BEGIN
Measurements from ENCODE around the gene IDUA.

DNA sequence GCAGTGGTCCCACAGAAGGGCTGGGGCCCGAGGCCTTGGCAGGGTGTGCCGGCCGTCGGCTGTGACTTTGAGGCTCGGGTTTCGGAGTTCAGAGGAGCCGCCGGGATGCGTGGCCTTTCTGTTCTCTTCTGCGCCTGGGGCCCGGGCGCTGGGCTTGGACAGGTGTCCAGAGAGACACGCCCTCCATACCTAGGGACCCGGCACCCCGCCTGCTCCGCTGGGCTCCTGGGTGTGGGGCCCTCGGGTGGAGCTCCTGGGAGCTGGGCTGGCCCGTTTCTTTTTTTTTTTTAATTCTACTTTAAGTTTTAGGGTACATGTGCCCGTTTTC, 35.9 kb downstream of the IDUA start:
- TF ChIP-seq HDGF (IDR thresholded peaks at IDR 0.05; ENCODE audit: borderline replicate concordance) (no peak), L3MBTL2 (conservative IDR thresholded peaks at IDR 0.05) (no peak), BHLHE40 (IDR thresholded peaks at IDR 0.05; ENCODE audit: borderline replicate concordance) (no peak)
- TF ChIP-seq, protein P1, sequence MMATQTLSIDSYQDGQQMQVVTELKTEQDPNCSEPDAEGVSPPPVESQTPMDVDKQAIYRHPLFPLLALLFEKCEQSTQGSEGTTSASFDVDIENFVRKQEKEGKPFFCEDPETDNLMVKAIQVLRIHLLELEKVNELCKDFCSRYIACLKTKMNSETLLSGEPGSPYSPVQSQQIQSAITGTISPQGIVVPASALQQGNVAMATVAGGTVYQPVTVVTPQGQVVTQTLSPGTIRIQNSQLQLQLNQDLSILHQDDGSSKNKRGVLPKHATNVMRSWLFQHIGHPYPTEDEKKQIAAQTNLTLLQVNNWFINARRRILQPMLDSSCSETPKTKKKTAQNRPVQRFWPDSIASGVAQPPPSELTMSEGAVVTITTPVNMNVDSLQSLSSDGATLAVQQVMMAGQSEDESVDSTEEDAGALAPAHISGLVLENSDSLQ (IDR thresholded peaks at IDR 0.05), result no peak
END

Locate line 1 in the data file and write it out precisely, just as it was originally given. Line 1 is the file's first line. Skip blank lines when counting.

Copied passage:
Measurements from ENCODE around the gene IDUA.